Just because a shrub is small doesn't mean it can't have a big impact in your garden. Whether through flowers, fruits, foliage or fall color, several varieties of low-growing shrubs -- or shrubs that reach heights of 5 feet or less -- add visual interest to the landscape. As an added benefit, many compact shrubs work well as foundation plants, adding color to small sites around the yard.
For late summer color, Better Homes and Gardens recommends the blue mist shrub (Caryopteris x clandonensis). This deciduous shrub grows to 3 feet tall and wide and blooms with clusters of bright blue blossoms. It's hardy in U.S. Department of Agriculture hardiness zones 6 to 9 and prefers sunny, well-draining sites. The potentilla (Potentilla fruticosa) is a low-maintenance shrub that brightens the landscape with yellow flowers from summer to fall. A slow-growing, deciduous shrub that reaches 3 feet tall and 4 feet wide, the potentilla tolerates drought and is hardy in USDA zones 2 to 7.
For attractive fruits, The Morton Arboretum recommends the cranberry cotoneaster (Cotoneaster apiculatus), a 3-foot-tall evergreen with deep green leaves. This drought-tolerant shrub produces prolific amounts of bright red berries in fall. It's hardy in USDA zones 4 to 7 and grows well in a range of site conditions. Birds and Blooms describes the doublefile viburnum (Viburnum plicatum var. tomentosum) as the "world's most beautiful flowering shrub." After this deciduous shrub produces its showy spring flowers, it bears scarlet fruits that age to black. The doublefile virburnum is hardy in USDA zones 5 to 7 and requires moist, light soil. Dwarf cultivars include "Newport" and "Leach's Compact," both 4-foot-tall shrubs.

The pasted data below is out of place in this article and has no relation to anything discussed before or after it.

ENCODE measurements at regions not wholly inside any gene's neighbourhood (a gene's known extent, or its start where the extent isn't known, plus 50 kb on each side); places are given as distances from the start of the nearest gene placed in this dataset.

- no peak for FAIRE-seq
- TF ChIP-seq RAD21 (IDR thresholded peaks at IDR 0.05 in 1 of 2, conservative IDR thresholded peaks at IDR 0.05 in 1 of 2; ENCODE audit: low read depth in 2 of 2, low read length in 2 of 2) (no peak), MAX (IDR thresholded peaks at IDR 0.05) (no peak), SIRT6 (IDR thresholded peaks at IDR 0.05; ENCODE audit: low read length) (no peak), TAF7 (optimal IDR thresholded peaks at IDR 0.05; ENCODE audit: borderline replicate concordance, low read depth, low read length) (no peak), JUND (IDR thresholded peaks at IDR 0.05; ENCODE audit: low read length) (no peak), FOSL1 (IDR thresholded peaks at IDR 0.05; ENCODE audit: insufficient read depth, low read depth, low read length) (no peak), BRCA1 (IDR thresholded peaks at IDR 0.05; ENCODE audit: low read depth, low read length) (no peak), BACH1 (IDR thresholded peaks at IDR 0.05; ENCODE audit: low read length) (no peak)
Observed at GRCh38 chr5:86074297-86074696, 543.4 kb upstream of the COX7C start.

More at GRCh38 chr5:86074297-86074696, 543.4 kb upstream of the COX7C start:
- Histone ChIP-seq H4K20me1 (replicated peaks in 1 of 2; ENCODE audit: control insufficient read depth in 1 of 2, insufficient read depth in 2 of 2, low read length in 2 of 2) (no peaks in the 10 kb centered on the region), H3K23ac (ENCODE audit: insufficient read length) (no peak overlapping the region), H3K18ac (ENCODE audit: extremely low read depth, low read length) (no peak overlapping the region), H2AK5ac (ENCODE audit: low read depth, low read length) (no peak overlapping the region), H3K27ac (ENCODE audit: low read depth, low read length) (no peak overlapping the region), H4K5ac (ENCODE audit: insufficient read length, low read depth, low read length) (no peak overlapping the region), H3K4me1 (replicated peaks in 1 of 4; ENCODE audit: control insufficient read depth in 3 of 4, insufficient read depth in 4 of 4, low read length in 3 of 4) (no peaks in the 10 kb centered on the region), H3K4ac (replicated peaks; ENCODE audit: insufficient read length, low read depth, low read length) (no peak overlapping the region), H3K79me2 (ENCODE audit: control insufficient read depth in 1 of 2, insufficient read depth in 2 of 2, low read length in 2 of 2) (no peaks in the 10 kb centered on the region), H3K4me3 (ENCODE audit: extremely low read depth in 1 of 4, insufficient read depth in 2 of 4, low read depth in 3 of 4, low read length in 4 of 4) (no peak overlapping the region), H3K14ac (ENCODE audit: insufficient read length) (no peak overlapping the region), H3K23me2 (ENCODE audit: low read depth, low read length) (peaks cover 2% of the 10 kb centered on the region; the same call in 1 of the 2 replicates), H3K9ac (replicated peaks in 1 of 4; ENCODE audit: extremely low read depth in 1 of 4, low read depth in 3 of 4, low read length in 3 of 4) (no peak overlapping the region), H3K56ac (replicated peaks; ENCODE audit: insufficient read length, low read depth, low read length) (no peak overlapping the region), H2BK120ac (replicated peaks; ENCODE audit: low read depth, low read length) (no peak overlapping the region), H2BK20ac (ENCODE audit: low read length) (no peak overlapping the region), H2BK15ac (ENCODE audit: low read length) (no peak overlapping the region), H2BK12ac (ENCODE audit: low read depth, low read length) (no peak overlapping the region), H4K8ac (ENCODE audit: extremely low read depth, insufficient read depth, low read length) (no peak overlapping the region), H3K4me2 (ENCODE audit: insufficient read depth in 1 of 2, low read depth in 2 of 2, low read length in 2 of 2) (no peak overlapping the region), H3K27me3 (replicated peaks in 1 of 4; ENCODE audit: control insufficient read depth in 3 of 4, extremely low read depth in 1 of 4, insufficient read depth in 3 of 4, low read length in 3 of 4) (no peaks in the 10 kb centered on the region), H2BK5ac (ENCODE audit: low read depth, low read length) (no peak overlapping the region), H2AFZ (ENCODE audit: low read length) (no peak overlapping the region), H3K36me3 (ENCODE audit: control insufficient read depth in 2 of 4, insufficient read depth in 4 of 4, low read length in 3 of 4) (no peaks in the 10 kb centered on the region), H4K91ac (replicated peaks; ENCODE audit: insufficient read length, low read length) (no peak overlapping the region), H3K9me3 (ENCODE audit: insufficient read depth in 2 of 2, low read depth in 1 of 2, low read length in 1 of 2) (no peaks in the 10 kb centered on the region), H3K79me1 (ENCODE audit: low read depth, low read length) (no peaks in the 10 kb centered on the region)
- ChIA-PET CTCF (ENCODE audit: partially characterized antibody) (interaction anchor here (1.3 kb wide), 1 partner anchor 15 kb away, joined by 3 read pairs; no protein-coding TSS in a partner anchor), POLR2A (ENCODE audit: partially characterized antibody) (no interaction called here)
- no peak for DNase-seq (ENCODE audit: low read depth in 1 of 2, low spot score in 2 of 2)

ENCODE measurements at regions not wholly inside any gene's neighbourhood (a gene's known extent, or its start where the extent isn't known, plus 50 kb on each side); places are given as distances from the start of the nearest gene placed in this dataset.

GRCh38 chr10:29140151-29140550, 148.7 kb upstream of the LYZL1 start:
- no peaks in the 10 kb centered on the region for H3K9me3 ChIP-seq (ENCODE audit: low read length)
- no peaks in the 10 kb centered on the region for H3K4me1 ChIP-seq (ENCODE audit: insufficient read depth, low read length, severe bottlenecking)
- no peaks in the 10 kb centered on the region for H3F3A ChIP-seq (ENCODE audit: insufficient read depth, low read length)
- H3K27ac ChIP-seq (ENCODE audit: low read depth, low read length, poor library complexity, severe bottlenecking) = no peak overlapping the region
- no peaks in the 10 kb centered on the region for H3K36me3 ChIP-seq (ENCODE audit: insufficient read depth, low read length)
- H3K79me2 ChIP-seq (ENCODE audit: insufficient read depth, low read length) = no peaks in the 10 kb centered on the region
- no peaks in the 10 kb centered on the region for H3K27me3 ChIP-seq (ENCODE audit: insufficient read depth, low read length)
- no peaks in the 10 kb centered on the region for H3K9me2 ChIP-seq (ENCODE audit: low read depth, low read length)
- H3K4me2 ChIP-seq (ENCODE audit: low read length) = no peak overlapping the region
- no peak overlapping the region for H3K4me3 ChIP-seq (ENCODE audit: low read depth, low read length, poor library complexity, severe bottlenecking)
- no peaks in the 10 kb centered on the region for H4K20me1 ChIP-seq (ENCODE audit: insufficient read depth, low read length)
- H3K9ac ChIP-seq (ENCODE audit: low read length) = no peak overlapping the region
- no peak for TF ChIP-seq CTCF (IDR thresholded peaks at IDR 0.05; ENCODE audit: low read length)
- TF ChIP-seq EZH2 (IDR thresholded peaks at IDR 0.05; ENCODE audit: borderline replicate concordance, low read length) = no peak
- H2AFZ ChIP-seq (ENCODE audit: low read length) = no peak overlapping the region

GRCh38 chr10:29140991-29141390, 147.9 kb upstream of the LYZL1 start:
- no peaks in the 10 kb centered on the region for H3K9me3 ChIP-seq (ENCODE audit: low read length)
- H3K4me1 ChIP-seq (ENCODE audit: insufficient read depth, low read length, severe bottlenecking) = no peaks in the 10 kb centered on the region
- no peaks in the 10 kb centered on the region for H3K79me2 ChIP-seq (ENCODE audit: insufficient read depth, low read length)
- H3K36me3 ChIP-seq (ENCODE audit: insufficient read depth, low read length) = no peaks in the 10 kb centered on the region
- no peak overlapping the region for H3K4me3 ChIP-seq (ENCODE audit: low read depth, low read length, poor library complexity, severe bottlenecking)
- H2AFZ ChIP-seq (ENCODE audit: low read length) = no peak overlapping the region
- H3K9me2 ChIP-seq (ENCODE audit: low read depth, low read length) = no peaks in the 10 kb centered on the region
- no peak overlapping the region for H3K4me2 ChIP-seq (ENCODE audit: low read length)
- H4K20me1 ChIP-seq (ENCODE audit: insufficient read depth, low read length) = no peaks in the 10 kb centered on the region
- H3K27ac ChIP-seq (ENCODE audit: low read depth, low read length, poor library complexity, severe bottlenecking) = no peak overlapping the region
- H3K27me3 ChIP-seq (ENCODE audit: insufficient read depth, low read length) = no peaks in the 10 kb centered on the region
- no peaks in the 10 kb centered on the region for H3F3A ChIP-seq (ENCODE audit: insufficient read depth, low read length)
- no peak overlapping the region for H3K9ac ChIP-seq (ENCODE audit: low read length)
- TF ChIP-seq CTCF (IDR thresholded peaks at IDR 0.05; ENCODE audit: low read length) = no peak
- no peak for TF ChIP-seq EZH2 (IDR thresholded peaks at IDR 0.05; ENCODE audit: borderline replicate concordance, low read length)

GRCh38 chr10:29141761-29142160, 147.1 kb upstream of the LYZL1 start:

Certain low-growing shrubs have colorful foliage even when it's not fall. These include cultivars such as "Gold Dust" (Aucuba japonica "Gold Dust"), which creates a tropical look with its glossy, yellow and green variegated foliage, says Wilson Bros Nursery. This evergreen grows to 5 feet tall and wide and prefers shaded sites with rich, moist soil. It's hardy in USDA zones 7 to 10. For red-purple color, try "Crimson Pygmy" Japanese barberry (Berberis thunbergii "Crimson Pygmy"). This 3-foot-tall deciduous shrub has dark red foliage and produces long-lasting red berries. For the best color, plant this shrub in sunny sites. It's hardy in USDA zones 6 to 8.
For showy fall foliage, plant a "Sixteen Candles" summersweet (Clethra alnifolia "Sixteen Candles"). Not only does this 3-foot-tall shrub turn golden yellow in autumn, its aromatic, white flowers attract butterflies and bees through the summer. Better Homes and Gardens describes the summersweet as an "ideal shrub." It's hardy in USDA zones 3 to 9 and grows well in moist, rich soil. Fine Gardening includes the "Ogon" spirea (Spiraea thunbergii "Ogon") on its list of the "only shrubs you'll ever need to grow." This deciduous shrub grows to 5 feet tall and has yellow foliage that turns orange in fall with red margins. This spirea is hardy in USDA zones 4 to 8 and requires well-draining soil.